121BC, Surry Hills
When planning a trip to Italy, the choice of destinations is often a difficult one. One is tempted to travel across several Italian regions, feasting on regional specialities and tasting the best in wine that each of the terroirs has to offer. If only travel time permitted such rail excursions that criss-cross the country efficiently.
To announce its connection with Trenitalia’s revamped train service and competitive price structure, Rail Europe, in conjunction with the Italian Government Tourist Board takes media guests on a culinary and wine tasting journey through Italy at 121BC Cantina & Enoteca.
121BC Cantina & Enoteca
121BC takes its name from Roman literature where the first great vintage was recorded in history. The intimate wine bar in Surry Hills serves regional Italian share plates with a vast selection of wines.
Wine Journey through Italy, inside the 121BC cellar
Diners can walk around the long, narrow cellar which is organised from north to south. There are two black boards with maps, the first refers to the northern region, the second to the southern parts of Italy.
Hosted by Giorgio di Maria, co-owner of 121BC Cantina & Enoteca in Surry Hills, the virtual hop across Italy goes from Piemonte in the north-west, then east to the Veneto region, down to Toscana and further south to Campania.
Giorgio di Maria
The taste journey begins with NV Prosecco di Valdobbiadene Extra Dry, Drusian, Magnum served with Olive all’Ascolana, fried stuffed olives, both originating from the Veneto.
Three wine brackets follow, each with “a crescendo of taste and intensity of flavours”, as Giorgio puts it when he introduces the food and wine journey.
Bracket One: Prosecco, Valfaccenda, Pieropan, Solare, Donnaluna
From Piemonte comes the 2011 Roero Arneis, Valfaccenda. Arneis is a local grape variety and Roero is the best area in Italy for cultivating it. Arneis is a perfumed wine with a lot of minerality which comes from the proximity to the sea. Next, is the 2008 Soave Classico La Roca, Pieropan from the Veneto. Soave is the most famous appellation of Veneto, a volcanic area with basaltic soil. Garganega is the grape and yields a wine that ages very well.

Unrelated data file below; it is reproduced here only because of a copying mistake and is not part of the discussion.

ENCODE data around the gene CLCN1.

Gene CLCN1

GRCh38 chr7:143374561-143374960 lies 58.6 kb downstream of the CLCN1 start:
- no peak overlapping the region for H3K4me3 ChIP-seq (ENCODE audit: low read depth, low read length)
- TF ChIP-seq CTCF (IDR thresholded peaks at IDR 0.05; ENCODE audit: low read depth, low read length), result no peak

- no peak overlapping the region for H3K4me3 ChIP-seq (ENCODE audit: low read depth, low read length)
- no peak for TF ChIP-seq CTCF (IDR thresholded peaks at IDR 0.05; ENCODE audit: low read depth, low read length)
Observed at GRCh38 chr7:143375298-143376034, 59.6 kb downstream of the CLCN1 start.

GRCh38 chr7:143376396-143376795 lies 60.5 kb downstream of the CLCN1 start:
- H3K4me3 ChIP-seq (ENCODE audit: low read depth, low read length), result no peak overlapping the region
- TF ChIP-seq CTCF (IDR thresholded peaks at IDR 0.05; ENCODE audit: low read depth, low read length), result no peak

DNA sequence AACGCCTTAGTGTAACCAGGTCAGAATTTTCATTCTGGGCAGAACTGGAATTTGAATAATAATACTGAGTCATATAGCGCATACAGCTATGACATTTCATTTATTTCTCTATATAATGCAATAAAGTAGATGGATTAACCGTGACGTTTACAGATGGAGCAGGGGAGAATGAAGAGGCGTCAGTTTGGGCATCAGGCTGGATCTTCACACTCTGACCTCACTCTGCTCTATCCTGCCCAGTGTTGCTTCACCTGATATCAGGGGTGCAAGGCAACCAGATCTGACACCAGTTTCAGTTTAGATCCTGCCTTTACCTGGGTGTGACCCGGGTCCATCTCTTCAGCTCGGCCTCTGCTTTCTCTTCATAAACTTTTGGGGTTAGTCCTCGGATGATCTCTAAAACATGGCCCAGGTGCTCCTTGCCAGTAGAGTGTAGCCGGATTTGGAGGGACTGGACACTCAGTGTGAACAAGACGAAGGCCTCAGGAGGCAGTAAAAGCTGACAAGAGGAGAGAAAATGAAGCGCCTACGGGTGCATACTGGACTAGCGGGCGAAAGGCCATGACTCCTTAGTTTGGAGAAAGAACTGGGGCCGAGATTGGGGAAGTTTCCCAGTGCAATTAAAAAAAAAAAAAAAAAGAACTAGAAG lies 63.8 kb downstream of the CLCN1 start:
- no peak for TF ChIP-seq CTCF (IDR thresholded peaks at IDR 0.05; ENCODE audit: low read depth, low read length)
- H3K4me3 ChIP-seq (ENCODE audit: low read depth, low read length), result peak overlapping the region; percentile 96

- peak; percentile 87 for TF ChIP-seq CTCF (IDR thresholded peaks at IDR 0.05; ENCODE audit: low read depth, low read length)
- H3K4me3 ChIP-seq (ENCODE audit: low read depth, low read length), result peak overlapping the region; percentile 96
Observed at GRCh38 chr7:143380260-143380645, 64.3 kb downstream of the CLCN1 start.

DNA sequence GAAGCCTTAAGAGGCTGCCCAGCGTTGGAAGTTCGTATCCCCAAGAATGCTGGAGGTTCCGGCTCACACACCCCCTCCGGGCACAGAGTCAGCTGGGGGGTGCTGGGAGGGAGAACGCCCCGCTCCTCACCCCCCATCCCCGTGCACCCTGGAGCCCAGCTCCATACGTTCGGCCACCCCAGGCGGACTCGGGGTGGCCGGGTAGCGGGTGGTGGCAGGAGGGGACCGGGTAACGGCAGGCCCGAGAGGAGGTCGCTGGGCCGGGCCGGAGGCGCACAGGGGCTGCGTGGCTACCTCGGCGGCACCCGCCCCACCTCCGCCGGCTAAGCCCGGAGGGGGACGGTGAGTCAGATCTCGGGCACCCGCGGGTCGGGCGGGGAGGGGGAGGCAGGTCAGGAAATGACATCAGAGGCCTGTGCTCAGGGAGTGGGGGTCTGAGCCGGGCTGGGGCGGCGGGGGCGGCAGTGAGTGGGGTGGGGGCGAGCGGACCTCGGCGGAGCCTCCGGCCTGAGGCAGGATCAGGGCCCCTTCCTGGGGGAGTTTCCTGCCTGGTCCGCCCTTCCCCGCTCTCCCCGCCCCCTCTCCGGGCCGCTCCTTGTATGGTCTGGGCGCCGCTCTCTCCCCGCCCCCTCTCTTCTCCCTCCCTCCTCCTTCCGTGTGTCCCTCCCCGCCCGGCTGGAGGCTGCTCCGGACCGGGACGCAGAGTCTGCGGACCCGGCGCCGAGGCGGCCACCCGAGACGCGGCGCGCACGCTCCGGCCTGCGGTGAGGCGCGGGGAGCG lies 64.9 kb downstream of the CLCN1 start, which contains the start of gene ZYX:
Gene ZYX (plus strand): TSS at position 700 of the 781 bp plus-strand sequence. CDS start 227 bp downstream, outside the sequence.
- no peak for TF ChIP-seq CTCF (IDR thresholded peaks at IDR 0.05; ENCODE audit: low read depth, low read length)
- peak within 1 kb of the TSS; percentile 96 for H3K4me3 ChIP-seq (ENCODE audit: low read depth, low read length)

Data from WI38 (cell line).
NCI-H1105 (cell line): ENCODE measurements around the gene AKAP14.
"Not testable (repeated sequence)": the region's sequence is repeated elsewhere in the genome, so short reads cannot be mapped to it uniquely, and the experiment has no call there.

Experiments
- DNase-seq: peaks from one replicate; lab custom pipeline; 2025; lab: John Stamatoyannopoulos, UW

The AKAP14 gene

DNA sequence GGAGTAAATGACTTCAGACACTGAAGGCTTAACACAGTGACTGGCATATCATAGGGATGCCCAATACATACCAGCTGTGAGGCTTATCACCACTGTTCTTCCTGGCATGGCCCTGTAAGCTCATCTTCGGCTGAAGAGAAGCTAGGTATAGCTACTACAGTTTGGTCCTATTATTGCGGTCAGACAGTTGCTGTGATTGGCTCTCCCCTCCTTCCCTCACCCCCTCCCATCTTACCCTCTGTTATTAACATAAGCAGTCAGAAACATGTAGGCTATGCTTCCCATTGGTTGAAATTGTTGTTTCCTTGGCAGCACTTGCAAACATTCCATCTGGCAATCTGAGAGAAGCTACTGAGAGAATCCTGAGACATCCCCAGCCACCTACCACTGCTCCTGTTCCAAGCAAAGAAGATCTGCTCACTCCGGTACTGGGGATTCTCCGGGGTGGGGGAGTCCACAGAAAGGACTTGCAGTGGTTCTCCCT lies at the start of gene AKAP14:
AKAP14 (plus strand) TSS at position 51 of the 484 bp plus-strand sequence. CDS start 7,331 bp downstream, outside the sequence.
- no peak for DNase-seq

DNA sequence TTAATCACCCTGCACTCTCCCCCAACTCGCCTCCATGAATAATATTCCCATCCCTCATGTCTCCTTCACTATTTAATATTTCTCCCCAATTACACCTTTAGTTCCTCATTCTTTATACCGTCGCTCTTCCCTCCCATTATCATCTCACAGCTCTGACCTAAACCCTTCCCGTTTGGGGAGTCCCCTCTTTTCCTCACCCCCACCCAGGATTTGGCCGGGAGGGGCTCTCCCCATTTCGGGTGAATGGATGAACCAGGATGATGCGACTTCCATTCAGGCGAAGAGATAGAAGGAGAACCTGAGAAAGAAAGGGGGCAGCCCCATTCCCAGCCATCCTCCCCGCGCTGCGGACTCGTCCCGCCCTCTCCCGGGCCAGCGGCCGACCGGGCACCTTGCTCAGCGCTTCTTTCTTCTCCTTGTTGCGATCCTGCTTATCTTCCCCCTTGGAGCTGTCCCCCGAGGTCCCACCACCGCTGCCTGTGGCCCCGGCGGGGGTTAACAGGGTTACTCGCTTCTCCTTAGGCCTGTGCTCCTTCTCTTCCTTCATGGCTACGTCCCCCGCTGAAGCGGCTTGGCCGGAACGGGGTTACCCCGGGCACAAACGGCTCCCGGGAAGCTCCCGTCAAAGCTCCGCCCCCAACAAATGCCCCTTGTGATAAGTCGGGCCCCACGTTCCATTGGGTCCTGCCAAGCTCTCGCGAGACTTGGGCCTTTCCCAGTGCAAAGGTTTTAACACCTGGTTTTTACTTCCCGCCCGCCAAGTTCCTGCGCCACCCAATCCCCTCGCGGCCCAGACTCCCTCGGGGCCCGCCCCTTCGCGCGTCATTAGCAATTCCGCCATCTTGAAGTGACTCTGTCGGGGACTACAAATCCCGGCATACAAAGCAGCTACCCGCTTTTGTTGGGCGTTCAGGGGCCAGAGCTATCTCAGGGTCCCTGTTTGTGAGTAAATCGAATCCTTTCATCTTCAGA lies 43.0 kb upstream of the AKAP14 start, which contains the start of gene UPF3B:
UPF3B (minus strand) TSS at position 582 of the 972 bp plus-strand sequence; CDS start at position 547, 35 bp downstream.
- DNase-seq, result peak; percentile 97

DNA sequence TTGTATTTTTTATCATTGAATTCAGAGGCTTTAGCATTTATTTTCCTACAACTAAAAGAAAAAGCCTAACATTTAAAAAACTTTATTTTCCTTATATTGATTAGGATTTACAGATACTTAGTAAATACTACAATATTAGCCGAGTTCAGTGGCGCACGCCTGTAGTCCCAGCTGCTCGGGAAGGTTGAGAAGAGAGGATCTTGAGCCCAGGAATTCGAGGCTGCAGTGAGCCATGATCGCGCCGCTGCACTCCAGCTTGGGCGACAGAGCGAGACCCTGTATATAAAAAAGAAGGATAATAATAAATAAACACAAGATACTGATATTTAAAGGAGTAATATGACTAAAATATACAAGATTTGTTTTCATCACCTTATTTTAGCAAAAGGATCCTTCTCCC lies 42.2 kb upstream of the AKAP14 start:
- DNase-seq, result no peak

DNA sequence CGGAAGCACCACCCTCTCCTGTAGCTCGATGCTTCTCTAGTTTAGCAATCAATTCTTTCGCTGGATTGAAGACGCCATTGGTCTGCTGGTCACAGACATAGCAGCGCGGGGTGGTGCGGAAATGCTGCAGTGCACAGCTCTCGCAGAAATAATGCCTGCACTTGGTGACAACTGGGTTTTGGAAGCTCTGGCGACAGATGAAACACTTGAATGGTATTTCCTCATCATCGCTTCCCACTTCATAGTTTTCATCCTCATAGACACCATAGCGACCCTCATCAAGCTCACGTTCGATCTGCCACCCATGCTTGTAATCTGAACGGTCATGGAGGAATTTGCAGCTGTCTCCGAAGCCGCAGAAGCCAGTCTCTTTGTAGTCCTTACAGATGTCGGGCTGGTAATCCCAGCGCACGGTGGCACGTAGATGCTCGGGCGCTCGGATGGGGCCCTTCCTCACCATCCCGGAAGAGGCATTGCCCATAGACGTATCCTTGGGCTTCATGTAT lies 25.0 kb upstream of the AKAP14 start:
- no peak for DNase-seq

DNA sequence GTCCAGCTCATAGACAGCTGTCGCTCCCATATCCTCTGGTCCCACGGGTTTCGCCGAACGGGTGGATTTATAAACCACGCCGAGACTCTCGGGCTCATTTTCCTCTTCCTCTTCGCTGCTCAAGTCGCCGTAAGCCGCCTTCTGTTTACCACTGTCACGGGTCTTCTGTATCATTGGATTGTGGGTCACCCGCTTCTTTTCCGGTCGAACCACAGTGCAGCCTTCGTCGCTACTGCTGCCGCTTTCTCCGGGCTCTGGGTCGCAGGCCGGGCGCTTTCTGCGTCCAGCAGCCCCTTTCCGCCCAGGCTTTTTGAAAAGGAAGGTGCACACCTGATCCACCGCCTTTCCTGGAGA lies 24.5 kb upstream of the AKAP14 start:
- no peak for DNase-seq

Toscana more renowned for its red wines but also for Vernaccia di San Gimignano, and Vermentino in the south. The latter is used to make the 2010 Solare, Fattoria Castellina on taste. On to Campania, the 2011 Donnaluna, Viticoltori Deconciliis (Fiano) comes from Cilento, in the central and southern part of Salerno, a warmer area also known for its buffalo mozzarella.
Roast zucchini, mint, almond sauce
Bracket one is accompanied by roast zucchini with mint and an almond sauce…
a flavoursome wagyu bresaola, and the comforting soft polenta with Taleggio cheese.
Bracket Two: Piedirosso, Chianti, Hillberg Pasquero, Amarone
Bracket Two moves to red wines, starting in Piemonte, a region famous for its Barbera. The 2010 Vareji, Hilberg Pasquero has 85% Barbera and 15% Brachetto, the latter adding a touch of aromatics and more structure to lift the wine.
From the Veneto comes 2008 Amarone della Valpolicella Classico (50% Corvina, Corvionne, Molinara). The Corvina grape doesn’t have much colour or tannins so the grapes are dried for four months so they lose 40 to 50% in weight. This results in a concentrated wine that is high in alcohol (16%) and ages well.
Moving to Toscana, this is home of the Chianti with the 2011 Chianti Classico, Poggio Scalette on taste. Chianti usually has 80% Sangiovese and it’s not a full-bodied wine but one with lots of acidity and some tannins.
From Campania, the 2007 Piedirosso, Fattoria La Rivolta is the favourite in the bracket. Piedirosso is a specialty of the region and means “red foot” which refers to the red stem of the grape.
Chargrilled hanger steak with salsa verde
Bracket Two is accompanied by chargrilled hanger steak with salsa verde,
Roman beans and bagna caoda
and a delicious side dish of Roman beans with bagna caoda, which is a sauce with butter, garlic and anchovies preserved in sea salt.
From Piemonte, the 2011 Barolo, Gastaldi is made from the Nebbiolo grape and aged for a minimum of 3 years. A young Barolo is too powerful and needs to be aged to mellow to get the right balance. This is an aromatic wine with violet and liquorice character with good tannins.
Montacino in Toscana is well protected by mountains so it’s much warmer than any area in the region. 2006 Brunello di Montalcino Reserva, La Fornace (Sangiovese) is a more structural wine, with a little spice, that has been aged for a minimum of 5 years. This wine is a Reserva, which means it has been aged for extra time
From Campania comes the 1999 Taurasi Riserva, Mastroberardino (Aglianico) which often referred to as the Barolo of the south.
Balsamic pork ribs
Rich, complex and structural, it goes well as an accompaniment to the balsamic pork ribs.
Formaggi, gorgonzola picante
The final wine is a sweet red from the Veneto, 2008 Recioto della Valpolicella L’Eremita, made of 50% Corvina with Corvionne and Molinara and is accompanied by formaggi with gorgonzola picante.
The food and wine journey comes to an end at 121BC but not without reigniting the passion for travel within Italy and experiencing its cultural and culinary diversity.
More information on Rail Europe’s Italy by Train services is available from the website below.
121BC is featured in Sydney’s top wine bars.
4/50 Holt St (enter via Gladstone St)
Surry Hills, 2010
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